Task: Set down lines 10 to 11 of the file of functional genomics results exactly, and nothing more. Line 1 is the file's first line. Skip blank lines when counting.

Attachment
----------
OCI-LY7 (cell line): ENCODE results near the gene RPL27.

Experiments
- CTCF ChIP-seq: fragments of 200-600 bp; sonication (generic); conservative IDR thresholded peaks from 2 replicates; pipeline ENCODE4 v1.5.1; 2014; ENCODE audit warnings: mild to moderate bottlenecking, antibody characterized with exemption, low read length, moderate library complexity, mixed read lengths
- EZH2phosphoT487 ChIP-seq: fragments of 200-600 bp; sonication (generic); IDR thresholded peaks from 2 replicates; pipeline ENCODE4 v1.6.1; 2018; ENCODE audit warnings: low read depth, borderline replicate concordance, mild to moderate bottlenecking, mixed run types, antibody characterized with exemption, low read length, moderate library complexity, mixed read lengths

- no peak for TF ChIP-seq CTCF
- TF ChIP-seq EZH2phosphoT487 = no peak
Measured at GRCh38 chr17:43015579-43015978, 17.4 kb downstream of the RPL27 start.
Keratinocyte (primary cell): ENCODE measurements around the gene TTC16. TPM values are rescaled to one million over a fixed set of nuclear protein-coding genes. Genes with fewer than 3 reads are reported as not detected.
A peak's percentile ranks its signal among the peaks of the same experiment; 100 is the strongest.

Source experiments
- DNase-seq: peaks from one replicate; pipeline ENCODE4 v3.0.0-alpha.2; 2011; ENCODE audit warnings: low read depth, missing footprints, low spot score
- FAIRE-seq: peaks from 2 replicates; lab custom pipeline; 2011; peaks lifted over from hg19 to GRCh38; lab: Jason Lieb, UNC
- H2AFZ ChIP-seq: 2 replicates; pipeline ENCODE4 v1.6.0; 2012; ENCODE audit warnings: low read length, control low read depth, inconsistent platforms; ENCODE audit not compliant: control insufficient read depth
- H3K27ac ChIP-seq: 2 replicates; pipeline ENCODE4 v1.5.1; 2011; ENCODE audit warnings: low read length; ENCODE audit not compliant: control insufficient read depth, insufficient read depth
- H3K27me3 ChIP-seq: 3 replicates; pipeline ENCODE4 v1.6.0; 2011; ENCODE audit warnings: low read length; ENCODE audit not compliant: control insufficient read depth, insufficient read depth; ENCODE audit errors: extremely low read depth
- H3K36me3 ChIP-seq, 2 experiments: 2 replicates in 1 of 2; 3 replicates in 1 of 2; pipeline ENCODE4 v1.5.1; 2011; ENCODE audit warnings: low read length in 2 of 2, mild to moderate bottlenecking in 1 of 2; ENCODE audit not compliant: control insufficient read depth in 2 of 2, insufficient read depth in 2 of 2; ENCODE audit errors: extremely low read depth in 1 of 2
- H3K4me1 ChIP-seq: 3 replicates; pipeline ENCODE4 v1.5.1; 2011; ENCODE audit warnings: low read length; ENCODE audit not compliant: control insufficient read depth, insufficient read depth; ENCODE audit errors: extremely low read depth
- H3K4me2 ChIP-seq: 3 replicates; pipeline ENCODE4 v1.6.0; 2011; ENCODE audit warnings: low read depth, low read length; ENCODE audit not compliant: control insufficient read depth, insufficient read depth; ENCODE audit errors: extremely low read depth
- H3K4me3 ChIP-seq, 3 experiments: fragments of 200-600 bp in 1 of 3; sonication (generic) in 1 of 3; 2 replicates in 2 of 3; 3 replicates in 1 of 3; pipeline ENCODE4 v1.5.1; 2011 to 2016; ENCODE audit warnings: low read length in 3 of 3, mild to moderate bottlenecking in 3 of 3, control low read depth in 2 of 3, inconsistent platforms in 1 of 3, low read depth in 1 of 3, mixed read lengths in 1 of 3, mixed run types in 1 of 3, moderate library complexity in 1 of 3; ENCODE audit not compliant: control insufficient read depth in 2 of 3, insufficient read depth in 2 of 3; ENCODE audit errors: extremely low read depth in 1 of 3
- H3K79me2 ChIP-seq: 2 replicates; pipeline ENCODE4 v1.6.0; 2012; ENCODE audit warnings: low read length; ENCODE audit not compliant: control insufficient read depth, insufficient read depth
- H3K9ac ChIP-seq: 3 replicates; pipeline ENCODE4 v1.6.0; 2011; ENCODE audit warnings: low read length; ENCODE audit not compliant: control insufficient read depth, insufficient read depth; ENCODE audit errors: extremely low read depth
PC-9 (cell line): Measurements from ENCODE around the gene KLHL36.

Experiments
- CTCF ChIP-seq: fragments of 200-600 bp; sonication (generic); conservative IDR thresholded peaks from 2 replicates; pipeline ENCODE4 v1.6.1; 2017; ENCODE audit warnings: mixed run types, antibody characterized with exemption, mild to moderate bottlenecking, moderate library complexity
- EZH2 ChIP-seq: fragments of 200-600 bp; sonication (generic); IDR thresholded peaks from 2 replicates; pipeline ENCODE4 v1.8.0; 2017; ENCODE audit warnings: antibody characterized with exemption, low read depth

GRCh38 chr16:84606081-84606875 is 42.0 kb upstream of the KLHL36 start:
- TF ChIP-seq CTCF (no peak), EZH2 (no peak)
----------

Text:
Source experiments
- DNase-seq: peaks from one replicate; pipeline ENCODE4 v3.0.0-alpha.2; 2011; ENCODE audit warnings: low read depth, missing footprints, low spot score